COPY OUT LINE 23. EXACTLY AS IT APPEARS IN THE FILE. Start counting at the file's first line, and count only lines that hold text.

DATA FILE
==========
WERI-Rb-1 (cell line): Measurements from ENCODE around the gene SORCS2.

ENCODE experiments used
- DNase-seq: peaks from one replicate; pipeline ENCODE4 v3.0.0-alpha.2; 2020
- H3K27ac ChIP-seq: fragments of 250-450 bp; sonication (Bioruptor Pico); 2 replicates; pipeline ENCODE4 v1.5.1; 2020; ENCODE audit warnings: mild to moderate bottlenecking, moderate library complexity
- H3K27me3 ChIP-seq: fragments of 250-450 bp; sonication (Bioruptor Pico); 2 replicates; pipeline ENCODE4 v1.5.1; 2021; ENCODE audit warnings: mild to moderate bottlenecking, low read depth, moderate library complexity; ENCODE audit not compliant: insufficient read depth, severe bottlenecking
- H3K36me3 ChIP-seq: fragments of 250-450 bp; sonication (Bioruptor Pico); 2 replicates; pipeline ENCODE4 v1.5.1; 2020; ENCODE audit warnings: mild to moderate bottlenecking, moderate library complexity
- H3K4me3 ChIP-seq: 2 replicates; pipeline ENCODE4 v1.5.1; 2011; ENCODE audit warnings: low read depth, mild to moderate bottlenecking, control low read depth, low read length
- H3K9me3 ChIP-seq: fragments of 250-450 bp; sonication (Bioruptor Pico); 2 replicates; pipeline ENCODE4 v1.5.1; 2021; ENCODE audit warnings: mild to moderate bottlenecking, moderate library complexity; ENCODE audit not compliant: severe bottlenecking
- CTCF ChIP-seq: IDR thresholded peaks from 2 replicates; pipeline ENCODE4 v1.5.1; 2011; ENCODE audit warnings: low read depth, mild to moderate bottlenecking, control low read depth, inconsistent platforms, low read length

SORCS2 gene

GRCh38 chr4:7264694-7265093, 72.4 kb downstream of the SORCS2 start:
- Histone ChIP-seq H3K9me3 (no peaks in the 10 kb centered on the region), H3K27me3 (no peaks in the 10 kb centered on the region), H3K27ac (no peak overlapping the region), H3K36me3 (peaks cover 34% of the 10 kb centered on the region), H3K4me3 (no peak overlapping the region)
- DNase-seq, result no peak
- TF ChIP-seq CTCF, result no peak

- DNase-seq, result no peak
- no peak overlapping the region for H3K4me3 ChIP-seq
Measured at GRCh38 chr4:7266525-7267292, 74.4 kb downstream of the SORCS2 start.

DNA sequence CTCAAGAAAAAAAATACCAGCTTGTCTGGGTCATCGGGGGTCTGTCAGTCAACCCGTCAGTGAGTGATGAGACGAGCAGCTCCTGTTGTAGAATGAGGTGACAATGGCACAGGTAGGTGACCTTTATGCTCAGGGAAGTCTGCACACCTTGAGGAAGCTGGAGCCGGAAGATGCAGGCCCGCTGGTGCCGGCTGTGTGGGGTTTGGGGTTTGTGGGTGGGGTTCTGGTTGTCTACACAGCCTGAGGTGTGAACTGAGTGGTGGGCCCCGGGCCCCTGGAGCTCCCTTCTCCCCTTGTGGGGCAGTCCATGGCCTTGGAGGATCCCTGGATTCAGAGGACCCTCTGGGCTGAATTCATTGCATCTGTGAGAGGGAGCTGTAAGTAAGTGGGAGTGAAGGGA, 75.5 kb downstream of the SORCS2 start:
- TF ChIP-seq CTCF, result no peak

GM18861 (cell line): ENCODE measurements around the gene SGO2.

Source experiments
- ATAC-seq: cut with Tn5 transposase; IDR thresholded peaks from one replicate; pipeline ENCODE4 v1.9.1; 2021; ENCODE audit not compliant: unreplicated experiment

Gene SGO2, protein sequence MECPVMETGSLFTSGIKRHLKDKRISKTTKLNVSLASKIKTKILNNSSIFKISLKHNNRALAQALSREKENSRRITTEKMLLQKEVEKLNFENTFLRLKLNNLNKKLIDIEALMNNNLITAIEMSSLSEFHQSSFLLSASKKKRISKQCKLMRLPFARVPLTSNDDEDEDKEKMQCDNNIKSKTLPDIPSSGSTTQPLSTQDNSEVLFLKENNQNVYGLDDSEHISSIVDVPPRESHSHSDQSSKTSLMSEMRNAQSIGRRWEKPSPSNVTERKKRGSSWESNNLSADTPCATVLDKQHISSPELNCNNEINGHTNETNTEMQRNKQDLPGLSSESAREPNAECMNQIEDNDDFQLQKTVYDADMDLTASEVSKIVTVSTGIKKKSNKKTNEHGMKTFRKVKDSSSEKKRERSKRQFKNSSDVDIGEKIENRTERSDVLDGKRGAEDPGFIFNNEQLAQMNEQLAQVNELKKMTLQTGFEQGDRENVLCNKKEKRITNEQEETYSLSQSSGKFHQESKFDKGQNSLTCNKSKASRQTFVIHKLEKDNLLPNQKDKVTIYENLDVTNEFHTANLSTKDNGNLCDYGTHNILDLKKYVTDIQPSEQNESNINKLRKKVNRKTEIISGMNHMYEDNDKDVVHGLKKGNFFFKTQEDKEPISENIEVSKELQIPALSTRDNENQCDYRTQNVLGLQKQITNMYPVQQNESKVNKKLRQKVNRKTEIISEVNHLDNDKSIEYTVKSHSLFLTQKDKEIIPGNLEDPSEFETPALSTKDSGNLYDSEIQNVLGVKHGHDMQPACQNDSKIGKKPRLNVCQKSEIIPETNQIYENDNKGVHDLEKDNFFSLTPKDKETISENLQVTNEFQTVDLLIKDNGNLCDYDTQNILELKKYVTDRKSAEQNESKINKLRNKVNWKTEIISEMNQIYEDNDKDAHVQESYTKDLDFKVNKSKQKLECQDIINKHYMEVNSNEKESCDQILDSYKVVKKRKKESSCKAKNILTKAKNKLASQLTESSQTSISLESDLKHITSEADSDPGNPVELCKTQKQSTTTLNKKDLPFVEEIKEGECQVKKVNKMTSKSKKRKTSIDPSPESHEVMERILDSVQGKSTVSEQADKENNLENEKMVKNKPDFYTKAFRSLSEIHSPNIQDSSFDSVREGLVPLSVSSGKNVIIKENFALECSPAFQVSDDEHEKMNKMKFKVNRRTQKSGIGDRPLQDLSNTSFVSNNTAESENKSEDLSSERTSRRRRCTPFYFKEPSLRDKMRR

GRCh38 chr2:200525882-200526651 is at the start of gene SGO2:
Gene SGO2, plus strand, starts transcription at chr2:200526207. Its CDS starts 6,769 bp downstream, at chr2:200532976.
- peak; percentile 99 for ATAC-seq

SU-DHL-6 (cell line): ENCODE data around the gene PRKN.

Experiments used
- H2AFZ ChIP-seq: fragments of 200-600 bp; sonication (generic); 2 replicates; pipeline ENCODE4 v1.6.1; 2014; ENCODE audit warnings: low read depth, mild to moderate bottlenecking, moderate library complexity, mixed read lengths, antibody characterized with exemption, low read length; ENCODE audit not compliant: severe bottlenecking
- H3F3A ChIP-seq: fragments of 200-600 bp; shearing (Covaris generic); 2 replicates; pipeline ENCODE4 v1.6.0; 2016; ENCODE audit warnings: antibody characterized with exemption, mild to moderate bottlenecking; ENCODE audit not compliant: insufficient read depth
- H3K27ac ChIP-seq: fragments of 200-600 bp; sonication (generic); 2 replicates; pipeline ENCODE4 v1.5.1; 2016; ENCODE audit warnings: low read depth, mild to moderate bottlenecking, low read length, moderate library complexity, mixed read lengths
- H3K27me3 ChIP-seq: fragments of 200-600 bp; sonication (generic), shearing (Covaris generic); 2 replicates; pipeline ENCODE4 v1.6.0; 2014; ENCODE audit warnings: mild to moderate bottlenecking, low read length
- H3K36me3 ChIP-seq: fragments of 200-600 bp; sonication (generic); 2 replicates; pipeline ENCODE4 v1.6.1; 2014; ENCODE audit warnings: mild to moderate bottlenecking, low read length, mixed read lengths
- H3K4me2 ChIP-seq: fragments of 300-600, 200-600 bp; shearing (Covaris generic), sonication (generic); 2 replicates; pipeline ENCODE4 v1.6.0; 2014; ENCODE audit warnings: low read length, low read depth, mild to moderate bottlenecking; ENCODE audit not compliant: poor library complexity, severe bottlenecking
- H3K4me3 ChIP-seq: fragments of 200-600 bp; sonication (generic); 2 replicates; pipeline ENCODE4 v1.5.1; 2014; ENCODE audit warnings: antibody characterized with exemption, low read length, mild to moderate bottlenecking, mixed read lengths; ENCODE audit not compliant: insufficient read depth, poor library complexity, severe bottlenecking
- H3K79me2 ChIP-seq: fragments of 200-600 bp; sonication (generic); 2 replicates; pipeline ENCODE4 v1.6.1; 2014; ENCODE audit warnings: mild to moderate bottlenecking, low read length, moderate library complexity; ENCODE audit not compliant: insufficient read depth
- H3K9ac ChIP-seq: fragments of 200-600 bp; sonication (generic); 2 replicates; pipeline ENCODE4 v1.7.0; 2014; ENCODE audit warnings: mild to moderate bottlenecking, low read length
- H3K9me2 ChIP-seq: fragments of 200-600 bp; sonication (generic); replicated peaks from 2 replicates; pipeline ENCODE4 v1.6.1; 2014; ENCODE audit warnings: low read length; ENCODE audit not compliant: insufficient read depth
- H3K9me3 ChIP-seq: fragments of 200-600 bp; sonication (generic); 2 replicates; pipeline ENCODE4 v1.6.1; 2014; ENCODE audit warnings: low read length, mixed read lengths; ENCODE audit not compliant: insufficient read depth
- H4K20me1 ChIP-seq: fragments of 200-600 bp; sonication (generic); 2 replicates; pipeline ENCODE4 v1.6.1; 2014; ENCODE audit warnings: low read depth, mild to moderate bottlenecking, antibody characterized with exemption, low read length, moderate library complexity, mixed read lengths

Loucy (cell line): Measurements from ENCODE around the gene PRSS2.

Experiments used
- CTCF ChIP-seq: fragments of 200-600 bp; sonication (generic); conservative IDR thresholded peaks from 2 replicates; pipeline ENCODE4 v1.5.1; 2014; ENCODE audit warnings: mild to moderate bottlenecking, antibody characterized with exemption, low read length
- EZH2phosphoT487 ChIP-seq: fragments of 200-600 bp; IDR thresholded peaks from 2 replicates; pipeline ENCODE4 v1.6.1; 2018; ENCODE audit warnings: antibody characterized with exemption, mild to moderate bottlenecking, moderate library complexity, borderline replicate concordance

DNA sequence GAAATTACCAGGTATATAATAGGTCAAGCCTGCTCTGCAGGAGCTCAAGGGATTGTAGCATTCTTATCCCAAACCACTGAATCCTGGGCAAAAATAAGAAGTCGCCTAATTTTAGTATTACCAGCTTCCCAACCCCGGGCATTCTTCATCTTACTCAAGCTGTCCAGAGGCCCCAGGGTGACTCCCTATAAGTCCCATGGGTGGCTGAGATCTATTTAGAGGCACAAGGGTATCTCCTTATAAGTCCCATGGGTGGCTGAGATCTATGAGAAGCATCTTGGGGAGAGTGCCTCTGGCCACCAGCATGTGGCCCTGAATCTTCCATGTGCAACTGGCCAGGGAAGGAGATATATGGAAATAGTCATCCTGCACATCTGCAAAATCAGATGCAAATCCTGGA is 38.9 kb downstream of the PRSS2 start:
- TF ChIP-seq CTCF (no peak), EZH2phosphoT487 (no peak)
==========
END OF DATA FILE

Gene SGO2, protein sequence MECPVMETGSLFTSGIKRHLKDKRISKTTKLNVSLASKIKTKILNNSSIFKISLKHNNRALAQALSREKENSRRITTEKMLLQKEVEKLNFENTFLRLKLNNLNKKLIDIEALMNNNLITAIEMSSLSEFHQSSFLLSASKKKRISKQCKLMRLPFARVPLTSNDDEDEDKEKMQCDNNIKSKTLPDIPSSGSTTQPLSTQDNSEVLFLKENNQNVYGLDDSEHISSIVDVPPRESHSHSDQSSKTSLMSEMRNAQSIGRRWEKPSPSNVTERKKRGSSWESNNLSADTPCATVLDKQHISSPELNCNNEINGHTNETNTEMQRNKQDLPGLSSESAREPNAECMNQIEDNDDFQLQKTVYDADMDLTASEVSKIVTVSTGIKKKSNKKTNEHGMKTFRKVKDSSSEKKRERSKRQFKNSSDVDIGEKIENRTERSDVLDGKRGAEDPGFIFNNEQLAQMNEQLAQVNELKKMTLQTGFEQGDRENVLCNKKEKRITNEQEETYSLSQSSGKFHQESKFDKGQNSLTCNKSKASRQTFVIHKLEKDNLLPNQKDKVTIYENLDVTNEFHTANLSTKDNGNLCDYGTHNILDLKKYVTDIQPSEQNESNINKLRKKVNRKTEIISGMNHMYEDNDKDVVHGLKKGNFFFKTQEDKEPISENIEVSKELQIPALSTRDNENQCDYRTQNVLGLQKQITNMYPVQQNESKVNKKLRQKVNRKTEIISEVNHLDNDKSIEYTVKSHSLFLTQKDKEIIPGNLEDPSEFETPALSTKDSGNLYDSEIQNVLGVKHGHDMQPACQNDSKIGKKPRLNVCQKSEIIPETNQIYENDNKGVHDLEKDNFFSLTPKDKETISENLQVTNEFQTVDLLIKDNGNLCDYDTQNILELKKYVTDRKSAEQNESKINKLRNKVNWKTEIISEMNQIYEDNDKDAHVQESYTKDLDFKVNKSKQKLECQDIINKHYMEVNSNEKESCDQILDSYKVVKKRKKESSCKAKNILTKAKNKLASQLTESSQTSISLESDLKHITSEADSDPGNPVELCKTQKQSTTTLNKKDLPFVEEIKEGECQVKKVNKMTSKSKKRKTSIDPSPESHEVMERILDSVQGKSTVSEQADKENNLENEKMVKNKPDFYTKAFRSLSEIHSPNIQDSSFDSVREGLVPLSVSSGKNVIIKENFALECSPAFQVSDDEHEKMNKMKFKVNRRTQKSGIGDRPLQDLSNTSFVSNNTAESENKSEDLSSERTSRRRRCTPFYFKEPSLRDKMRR